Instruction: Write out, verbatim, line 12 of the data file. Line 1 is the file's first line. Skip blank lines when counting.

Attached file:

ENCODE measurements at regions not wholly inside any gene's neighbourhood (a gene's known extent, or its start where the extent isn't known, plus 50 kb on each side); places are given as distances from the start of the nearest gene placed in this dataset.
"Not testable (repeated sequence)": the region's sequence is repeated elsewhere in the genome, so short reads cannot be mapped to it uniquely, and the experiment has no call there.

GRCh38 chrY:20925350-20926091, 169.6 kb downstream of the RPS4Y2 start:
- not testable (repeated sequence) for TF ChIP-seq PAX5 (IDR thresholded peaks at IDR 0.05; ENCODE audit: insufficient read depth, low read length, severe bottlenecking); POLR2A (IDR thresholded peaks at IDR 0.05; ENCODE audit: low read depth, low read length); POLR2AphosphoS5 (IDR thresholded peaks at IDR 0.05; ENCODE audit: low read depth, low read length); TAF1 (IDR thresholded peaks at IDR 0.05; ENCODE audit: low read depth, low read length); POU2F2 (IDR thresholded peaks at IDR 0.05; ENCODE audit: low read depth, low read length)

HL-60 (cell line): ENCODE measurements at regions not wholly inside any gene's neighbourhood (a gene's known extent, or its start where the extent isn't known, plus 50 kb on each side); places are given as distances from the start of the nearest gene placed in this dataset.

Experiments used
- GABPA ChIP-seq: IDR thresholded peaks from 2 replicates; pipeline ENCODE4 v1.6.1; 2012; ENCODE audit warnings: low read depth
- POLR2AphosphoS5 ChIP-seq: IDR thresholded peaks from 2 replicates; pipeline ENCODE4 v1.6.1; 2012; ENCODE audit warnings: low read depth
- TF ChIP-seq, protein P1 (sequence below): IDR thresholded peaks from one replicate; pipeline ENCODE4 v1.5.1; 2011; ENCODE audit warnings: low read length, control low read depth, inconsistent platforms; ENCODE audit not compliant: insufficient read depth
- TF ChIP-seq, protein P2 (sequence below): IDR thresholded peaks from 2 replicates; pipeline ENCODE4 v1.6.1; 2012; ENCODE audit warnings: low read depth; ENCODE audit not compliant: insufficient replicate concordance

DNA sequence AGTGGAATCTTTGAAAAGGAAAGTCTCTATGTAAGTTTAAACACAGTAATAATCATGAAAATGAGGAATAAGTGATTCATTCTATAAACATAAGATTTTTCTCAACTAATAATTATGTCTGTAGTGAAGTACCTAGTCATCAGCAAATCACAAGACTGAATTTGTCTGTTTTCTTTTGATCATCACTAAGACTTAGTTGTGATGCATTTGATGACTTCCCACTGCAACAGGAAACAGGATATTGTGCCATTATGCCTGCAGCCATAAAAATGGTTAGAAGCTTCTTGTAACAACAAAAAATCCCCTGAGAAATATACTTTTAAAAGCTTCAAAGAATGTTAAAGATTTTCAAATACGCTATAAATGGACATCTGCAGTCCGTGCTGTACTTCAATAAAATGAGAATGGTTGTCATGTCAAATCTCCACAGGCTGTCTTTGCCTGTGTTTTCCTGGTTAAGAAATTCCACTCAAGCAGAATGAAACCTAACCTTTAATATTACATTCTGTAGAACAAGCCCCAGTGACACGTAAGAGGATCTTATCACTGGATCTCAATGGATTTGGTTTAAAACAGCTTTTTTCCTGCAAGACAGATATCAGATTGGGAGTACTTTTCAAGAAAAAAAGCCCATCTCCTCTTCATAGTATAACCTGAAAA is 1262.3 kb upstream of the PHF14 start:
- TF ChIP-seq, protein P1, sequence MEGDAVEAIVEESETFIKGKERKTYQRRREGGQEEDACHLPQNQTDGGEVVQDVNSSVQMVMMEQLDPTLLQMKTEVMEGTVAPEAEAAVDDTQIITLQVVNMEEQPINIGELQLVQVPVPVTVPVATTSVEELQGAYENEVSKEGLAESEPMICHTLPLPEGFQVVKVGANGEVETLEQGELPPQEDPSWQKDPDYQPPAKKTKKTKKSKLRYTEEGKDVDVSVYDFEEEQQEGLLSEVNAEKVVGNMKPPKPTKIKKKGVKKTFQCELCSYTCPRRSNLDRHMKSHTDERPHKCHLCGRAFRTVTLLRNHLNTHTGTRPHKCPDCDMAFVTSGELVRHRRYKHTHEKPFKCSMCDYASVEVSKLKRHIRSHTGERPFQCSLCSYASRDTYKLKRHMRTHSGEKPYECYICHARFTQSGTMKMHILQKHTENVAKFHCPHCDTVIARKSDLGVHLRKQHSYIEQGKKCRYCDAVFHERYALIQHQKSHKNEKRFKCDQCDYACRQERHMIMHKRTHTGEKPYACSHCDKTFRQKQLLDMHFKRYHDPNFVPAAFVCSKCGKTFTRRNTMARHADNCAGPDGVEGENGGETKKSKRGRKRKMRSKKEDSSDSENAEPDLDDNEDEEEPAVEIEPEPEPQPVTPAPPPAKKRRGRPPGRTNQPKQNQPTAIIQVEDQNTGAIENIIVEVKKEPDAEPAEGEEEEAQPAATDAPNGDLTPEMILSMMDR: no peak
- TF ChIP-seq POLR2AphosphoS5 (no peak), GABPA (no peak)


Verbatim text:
- TF ChIP-seq, protein P1, sequence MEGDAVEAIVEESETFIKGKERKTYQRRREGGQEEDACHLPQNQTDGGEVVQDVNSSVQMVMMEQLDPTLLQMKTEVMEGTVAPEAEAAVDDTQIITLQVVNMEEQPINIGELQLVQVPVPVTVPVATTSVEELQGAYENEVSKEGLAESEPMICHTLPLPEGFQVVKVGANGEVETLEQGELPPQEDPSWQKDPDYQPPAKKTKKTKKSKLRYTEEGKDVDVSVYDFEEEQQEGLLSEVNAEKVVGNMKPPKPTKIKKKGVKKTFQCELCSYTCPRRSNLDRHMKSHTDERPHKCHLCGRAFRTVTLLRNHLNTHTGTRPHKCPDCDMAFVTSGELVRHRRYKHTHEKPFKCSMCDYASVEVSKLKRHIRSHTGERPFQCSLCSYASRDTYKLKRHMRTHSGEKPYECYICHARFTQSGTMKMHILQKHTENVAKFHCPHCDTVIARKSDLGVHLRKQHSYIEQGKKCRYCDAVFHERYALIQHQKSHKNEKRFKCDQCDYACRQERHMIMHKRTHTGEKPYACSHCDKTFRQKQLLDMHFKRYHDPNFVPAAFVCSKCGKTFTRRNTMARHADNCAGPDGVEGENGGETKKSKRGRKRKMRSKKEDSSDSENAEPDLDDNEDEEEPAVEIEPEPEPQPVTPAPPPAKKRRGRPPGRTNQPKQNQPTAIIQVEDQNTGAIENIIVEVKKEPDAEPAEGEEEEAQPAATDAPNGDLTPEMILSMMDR: no peak